By now you've probably got the idea: we really love Australia! But this country is huge, so any trip here requires a fair amount of planning, to fly from Sydney to Perth for example, takes five hours! There are so many incredible places to see but if you only have limited time we've helped narrow it down.
So here's our tips for the best places to see when visiting Australia.
Disclaimer: We haven't visited Western Australia yet, so haven't included the top sights there. Although we would love to see Ningaloo Reef, the Kimberley and Broome (to name a few....)
New South Wales
If you're only going to see one city in Australia, make sure it's Sydney. Ignore the hipsters who'll tell you it should be Melbourne, Sydney's harbour setting is unlike anywhere else. Here ferries are a main mode of transport, and you'll rarely find yourself far from the water.
We like Melbourne, but it just doesn't have that wow factor. Sydney's also a great base to explore bit a more of the East Coast and the nearby Blue Mountains.
If you want to find out to see how to plan a trip to Sydney then check out our following blogs:
- Instagrammable spots in Sydney
- When is the best time to visit Australia
- The best places to see wild kangaroos close to Sydney
- The best Sydney sunrise and sunset spots
- Top 10 beaches in Sydney
- Ultimate guide to Sydney
- Cheap things to do in Sydney
- The best beaches in NSW
The Blue Mountains
The Blue Mountains is a place we loved since our first visit in 2013. As a resident of Sydney, it's the perfect weekend getaway, and for visitors it's a glimpse into the stunning Aussie Bush. Here you'll find some of the best day walks in Australia and views you will remember forever.
Check out our blog all about the Blue Mountains to plan your trip!
Jervis Bay may not get the billing of Whitehaven or many of the pristine beaches in Western Australia, but it's here that you will find the "whitest sand in the world" (yes, it's actually in the Guinness book of Records).
All along this beautiful stretch of coast you'll find gorgeous turquoise blue water with bright white sand beaches. Hyams, Murray and Bherwerre Beach (two of which are in our favourite beaches in NSW) are some of the best. It's also a haven for dolphins, we've seen them on every visit to this area and not from a tour boat, but from the shoreline. It really is a magical place to spend a few days.
The West MacDonnell Ranges
There's no better place for a taste of the Outback than the West MacDonnell Ranges. Just west of Alice Springs, this stunning stretch of Central Australian mountain range is home to the Laratpinta Trail, one of the great walks in the world that weaves through red mountains and magnificent waterholes.
You can walk many parts of the track as day hikes and then cool off in one of the water holes when you're done (no crocs here!). If you're not much of a hiker there are plenty of easy to reach look outs and swimming spots and beautiful gorges with well preserved aboriginal rock art.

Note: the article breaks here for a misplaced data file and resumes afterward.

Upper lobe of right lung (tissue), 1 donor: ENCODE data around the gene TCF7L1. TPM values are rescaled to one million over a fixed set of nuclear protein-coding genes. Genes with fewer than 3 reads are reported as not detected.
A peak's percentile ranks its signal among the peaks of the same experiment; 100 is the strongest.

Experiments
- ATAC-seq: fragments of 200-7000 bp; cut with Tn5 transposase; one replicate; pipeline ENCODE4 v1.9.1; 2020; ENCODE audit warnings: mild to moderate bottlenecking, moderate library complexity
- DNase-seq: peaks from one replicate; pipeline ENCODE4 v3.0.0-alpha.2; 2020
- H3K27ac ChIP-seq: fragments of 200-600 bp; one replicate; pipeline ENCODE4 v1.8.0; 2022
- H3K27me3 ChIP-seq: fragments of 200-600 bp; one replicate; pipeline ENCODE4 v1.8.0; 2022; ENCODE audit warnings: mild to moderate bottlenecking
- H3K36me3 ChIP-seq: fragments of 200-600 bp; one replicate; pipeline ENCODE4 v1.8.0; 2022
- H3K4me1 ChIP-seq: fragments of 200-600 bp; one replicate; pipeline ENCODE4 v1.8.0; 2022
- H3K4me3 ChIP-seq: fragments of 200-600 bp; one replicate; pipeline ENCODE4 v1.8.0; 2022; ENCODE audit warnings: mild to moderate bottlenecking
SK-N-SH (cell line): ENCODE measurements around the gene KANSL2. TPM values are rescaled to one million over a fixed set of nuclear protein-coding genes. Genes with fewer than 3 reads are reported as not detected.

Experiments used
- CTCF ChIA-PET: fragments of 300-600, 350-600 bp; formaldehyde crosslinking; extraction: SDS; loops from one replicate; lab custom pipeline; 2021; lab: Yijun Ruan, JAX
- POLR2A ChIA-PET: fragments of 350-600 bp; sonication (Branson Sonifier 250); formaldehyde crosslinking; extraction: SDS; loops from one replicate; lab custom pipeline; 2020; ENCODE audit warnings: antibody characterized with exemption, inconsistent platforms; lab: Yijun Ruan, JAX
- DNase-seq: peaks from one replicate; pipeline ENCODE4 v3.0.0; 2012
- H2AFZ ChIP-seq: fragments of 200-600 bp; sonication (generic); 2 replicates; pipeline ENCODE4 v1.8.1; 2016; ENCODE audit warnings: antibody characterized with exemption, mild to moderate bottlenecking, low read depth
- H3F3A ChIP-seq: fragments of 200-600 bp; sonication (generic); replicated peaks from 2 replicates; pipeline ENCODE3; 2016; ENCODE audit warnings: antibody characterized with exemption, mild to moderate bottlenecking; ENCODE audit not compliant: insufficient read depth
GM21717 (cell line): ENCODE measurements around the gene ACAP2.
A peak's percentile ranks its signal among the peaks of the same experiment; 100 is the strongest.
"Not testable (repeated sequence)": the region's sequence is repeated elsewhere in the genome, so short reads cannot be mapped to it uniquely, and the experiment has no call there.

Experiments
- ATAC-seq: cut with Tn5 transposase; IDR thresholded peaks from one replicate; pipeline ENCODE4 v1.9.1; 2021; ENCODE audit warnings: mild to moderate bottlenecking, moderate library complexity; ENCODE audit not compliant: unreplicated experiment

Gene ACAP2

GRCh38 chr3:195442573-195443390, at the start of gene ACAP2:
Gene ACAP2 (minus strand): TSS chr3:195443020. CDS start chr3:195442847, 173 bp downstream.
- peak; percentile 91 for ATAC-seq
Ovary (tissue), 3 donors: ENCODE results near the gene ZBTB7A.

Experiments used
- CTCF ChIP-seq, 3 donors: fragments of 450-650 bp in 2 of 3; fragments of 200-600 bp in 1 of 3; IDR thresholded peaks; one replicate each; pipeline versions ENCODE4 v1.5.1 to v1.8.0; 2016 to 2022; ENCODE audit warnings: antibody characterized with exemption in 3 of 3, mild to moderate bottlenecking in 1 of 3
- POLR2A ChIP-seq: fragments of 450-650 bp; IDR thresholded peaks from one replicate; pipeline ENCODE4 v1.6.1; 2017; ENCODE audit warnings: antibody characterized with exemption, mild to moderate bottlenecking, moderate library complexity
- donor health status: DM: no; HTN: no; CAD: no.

At night there are few better places to stay than an outback lodge where your standard evening consists of good food (and some more unusual options including camel burger), followed by live music and then some of the best views of the milky way in the world.
It's hard to really explain what is quite so special about Uluru in a few words. It's not just the rock which is huge (it's taller than the Eiffel Tower and two miles wide), but it's the whole area. Uluru sits in the centre of Australia and is surrounded by hundreds of miles of flat, bold red desert. You can see why the indigenous people believe it is sacred, as the rock dominates the landscape and it does stir up a feeling that can only be described as other worldly.
It's worth taking a trip to Alice Springs and the rest of the Red Centre when you visit Uluru, so check out the blogs below:
- Best things to do in Alice Springs
- 20 pictures of Uluru and the Outback that will get you googling flights
If you want to relive Crocodile Dundee, then Kakadu is the place for you. Only two hours outside of Darwin, Kakadu is home to some of the most spectacular wildlife, ancient rock art and natural infinity pools in the world. In the space of a day you can get within a few feet of five metre crocs, see art that was painted over 2,000 years ago and finish the day in an infinity pool that's nearly 200 metres above the ground. There's nowhere else quite like it.
The Great Barrier Reef
If you ask anyone about a trip to Australia, it's likely they'll ask if you're going to visit the Great Barrier Reef. It's something everyone should see in their lifetime and it's even more important to do it soon as it's sadly degenerating at a quick rate.